Delia Ephron is also a chronicler of her life, but one less inclined to focus on the dark side — even when the story is a tough one, as hers initially appears. A lifelong writer of screenplays, essays, novels (blessed and cursed to have followed on the heels of her sister Nora Ephron, with whom she collaborated on the quintessential ’90s romantic comedy You’ve Got Mail), Delia found the source material for her new work from the worst possible series of losses ... I read with a stab of recognition Delia Ephron’s descriptions of the early days after her husband’s death ... But Left on Tenth — though it opens with Jerry’s death — is less the story of a woman losing a husband than it is that of a woman falling in love again at age 72. Delia doesn’t forget her first husband along the way, any more than Peter forgets his first wife, and it is their love affair more than the grieving of their respective losses that propels the story ... They understand commitment. We cheer them on ... If I have an issue with the memoir, it arises from the same quality that makes Delia Ephron come across as a singularly likable and bighearted person. Every page contains fresh accounts of wonderful, kind acts by a long cast of characters — hat tips to her hairdresser, old friends visited in Wales, neighbors in their apartment building, the woman behind the counter at the bakery, the stem cell donor — whose names and stories I had a hard time keeping straight ... If there’s such a thing as a feel-good memoir, this is it.
As titles go, it’s an impressive combination of witty, sad and memorable — just like the book itself ... We can trust her not to romanticize life’s big moments. Monumental though they may be, they are often messy, confusing, and oddly timed — and Ephron is going to be straight with us about it ... Ephron is not sugarcoating this story, remember? Things get dark ... Breaking sentences and phrases into speaking rhythms, Ephron encourages us not to see her prose on the page so much as to hear a story told in her voice ... Ephron made it to the other side of her illness, a vantage point from which she could look back and craft her story with a perspective those writers didn’t live to have. But she also never loses sight of the fact that while a book’s ending might be considered happy or sad depending on where the plot stops, all of us human beings are headed for the same ending sooner or later ... Although death saturates this book, it is far from a downer. To the emphatic contrary, it is a joy. As much as Ephron honors the true depths of fear, sickness, and sorrow, she also celebrates with humor and awe the great fortune of small thrills ... That’s the singular, lovely magic of this particular memoir by this particular writer about this particular slice of her life. When she examines 'life and death in close focus, side by side,' she reminds us that darkness makes the light look even brighter.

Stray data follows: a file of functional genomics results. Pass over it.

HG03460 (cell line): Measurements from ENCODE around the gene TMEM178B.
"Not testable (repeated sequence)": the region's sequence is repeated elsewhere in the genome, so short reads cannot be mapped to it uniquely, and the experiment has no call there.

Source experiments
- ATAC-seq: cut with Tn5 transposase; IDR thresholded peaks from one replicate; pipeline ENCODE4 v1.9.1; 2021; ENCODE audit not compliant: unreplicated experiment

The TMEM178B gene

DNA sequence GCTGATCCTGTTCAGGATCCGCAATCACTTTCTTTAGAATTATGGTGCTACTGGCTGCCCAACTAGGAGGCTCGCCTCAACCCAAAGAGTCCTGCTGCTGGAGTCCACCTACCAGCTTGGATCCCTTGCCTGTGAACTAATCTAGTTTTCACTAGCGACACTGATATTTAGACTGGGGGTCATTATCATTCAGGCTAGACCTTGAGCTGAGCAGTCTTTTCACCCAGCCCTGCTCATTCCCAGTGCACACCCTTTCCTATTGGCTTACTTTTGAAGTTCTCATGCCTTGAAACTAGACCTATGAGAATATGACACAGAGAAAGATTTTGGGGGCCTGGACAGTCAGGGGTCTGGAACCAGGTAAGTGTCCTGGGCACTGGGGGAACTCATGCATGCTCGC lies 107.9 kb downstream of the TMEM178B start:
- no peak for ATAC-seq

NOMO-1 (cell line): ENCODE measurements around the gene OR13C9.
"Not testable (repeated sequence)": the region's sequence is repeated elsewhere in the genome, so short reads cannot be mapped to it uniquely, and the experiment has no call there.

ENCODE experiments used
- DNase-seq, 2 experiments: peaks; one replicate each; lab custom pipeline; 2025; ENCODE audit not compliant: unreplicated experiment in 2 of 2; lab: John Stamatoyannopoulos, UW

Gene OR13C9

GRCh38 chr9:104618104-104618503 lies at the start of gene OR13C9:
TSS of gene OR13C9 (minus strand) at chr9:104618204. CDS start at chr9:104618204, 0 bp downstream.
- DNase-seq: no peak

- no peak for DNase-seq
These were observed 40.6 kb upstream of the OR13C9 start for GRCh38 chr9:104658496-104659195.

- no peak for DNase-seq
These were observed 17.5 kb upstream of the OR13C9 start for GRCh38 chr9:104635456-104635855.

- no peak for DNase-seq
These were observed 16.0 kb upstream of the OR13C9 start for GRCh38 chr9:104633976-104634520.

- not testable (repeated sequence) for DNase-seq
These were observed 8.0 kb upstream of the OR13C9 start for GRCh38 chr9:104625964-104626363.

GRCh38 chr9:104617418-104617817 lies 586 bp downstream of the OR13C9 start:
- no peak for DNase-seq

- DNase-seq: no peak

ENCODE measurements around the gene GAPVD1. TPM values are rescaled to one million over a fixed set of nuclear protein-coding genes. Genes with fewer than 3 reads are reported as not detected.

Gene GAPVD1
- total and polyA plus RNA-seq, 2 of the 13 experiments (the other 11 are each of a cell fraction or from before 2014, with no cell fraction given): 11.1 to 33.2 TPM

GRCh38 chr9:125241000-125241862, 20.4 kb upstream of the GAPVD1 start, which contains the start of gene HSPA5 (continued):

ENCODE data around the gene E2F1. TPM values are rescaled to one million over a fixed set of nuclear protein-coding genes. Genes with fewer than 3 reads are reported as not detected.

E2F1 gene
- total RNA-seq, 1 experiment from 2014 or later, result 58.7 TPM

In chapters that can be as terse as half a page, Left on Tenth chronicles a descent into the abyss and an arduous climb back up and out. Ms. Ephron writes with piercing acuity about her new identity—cancer patient—and its accoutrements ...It says everything good about Ms. Ephron that she has lots of friends, wonderful supportive friends. But since they are referred to only by their first names...they become a confusing tangle to the reader ... And charming though Delia’s and Peter’s email exchanges may be, we get a few too many of them in their entirety ... 'That is all I’ve aspired to,' Ms. Ephron notes close to the end of her book. 'True friend and good writer.' Done and done. Left on Tenth is the proof.